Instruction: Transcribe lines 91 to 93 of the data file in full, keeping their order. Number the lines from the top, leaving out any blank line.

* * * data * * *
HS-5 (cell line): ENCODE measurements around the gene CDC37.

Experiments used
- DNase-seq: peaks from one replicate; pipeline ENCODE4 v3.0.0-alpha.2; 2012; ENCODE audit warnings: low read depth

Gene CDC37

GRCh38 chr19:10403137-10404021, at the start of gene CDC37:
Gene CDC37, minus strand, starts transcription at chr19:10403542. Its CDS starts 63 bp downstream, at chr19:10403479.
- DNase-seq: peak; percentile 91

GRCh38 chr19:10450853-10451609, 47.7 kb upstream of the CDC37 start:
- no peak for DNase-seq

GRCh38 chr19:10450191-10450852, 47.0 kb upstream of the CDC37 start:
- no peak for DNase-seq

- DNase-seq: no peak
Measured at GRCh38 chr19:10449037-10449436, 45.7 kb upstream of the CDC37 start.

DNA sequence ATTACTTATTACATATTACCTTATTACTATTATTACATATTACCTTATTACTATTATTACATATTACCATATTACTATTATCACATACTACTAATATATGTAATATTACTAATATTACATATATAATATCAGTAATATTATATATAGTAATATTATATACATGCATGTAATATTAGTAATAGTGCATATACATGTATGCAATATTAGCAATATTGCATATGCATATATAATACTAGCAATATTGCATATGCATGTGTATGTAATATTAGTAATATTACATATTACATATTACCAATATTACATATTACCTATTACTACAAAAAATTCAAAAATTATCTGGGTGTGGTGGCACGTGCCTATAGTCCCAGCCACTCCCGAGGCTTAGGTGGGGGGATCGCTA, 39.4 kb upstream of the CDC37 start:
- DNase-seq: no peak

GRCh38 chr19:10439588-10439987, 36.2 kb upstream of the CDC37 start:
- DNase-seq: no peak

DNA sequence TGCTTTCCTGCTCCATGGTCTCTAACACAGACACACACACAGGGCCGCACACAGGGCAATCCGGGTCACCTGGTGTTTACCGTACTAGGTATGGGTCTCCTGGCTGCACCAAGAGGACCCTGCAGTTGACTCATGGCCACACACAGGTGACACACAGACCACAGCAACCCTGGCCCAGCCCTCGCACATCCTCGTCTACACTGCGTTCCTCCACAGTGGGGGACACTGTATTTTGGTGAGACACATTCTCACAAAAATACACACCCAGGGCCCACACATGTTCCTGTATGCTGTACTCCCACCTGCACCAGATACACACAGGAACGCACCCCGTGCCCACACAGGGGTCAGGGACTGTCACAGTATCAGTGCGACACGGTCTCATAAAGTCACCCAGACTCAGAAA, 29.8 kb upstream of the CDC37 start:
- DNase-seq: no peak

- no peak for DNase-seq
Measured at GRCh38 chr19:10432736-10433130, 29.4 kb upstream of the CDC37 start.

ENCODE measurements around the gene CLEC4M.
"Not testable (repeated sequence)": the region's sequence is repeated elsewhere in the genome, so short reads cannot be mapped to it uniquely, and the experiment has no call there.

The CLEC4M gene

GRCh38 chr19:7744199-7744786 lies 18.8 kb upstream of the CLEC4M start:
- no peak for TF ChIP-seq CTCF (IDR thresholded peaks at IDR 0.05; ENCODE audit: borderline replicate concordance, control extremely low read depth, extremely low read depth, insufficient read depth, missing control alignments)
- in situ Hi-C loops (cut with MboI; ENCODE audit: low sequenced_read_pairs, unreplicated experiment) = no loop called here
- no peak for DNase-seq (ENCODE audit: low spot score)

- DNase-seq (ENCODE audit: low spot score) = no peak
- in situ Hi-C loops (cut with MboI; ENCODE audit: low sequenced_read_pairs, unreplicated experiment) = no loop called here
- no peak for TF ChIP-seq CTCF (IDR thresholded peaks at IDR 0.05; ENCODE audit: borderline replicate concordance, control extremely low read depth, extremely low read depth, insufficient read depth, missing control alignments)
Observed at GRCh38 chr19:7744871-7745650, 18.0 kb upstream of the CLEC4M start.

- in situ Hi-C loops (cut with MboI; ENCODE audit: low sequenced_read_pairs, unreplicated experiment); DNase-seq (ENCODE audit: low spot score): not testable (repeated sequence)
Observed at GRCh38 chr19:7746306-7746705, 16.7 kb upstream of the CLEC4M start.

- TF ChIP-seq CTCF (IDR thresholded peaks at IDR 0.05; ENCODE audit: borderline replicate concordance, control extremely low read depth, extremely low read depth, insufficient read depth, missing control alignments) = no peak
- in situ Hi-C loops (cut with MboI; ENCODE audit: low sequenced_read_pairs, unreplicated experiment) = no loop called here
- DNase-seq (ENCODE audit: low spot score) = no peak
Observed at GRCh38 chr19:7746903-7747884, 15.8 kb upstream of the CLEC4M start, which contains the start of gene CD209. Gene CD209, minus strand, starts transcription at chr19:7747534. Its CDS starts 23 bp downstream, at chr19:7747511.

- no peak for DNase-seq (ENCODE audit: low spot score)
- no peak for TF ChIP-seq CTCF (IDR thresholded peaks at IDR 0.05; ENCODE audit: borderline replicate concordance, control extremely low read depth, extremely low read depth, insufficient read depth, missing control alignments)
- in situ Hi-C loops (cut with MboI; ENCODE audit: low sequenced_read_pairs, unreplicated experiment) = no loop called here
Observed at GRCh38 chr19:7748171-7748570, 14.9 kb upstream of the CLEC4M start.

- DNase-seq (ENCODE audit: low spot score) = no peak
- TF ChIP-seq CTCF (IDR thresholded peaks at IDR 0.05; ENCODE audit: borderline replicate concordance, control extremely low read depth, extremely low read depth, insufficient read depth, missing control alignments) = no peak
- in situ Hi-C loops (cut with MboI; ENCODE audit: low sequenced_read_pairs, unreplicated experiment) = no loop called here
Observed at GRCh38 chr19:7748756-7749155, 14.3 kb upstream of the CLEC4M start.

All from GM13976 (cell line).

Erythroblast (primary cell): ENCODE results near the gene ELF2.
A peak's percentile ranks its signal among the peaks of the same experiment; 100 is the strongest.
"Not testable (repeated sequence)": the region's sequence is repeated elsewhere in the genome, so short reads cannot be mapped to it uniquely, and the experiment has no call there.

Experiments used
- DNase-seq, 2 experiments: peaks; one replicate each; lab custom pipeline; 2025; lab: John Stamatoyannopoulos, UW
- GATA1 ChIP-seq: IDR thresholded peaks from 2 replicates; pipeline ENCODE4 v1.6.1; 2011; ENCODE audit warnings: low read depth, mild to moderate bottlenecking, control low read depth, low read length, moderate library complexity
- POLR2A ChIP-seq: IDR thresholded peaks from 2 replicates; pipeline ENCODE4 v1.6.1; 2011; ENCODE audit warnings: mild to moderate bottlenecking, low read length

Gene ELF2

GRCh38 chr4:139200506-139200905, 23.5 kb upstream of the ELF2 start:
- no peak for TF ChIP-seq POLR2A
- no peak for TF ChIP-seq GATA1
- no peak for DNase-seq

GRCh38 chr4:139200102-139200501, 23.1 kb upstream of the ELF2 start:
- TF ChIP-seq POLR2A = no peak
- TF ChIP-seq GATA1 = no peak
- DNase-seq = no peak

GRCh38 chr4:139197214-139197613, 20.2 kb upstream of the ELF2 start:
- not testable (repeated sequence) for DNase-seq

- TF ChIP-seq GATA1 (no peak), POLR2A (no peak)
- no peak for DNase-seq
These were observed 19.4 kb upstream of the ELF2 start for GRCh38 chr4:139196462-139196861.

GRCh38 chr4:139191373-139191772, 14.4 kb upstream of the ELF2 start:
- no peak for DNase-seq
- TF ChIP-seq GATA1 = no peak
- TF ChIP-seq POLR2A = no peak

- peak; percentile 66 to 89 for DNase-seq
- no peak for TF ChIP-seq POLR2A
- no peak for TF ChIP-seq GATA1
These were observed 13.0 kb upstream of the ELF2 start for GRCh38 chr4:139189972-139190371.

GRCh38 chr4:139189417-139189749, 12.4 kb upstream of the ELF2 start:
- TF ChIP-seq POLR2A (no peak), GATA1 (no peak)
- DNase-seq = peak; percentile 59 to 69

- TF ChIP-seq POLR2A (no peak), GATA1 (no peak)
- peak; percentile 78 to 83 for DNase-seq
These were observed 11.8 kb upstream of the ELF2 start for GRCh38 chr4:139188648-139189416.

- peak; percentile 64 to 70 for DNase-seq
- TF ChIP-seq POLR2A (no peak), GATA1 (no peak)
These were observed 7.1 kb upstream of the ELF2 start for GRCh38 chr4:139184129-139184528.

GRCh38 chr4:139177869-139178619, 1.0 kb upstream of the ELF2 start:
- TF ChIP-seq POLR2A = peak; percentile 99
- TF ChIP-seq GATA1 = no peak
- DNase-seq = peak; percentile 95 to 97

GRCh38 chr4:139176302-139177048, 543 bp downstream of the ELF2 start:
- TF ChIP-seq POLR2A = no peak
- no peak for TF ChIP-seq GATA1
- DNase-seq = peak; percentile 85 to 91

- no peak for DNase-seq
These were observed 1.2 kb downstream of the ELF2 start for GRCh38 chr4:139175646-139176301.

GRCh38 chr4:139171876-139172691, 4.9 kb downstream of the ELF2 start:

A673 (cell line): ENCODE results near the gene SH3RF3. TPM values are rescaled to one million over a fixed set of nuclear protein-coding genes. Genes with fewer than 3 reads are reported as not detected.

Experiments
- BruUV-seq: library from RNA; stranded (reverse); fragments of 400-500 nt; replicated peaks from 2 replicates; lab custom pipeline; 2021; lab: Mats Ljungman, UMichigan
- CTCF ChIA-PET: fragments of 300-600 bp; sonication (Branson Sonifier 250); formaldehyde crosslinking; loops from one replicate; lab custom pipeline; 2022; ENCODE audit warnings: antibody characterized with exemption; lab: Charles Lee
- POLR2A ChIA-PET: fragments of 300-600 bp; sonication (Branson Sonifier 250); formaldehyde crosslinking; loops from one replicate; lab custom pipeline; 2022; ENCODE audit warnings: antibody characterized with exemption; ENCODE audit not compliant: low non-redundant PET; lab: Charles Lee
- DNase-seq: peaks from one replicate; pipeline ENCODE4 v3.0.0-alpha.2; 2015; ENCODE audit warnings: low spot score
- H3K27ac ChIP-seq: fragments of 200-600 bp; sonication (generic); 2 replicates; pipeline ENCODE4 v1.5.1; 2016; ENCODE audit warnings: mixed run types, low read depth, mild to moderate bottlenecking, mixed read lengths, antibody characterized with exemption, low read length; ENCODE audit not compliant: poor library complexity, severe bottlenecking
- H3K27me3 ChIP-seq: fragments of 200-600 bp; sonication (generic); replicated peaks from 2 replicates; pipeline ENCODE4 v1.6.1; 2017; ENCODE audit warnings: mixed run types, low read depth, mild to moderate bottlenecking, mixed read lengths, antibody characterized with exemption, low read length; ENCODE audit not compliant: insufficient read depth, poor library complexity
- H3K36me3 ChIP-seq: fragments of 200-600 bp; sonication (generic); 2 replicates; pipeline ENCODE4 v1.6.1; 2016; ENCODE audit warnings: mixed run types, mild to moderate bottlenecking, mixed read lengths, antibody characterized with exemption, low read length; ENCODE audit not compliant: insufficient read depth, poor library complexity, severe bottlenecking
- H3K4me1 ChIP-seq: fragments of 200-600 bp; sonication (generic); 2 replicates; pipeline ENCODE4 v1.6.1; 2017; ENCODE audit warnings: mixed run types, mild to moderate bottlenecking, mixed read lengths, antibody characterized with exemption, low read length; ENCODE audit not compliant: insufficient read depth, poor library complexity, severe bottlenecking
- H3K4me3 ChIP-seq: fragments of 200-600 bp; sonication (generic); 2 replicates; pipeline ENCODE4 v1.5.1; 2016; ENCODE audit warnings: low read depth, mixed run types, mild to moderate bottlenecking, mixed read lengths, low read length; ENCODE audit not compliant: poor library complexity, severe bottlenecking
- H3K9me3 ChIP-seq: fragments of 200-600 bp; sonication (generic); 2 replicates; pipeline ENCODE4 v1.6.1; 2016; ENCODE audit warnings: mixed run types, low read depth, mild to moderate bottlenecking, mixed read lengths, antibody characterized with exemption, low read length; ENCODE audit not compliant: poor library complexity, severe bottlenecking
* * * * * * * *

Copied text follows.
- TF ChIP-seq POLR2A = no peak
- no peak for TF ChIP-seq GATA1
- DNase-seq = peak; percentile 85 to 91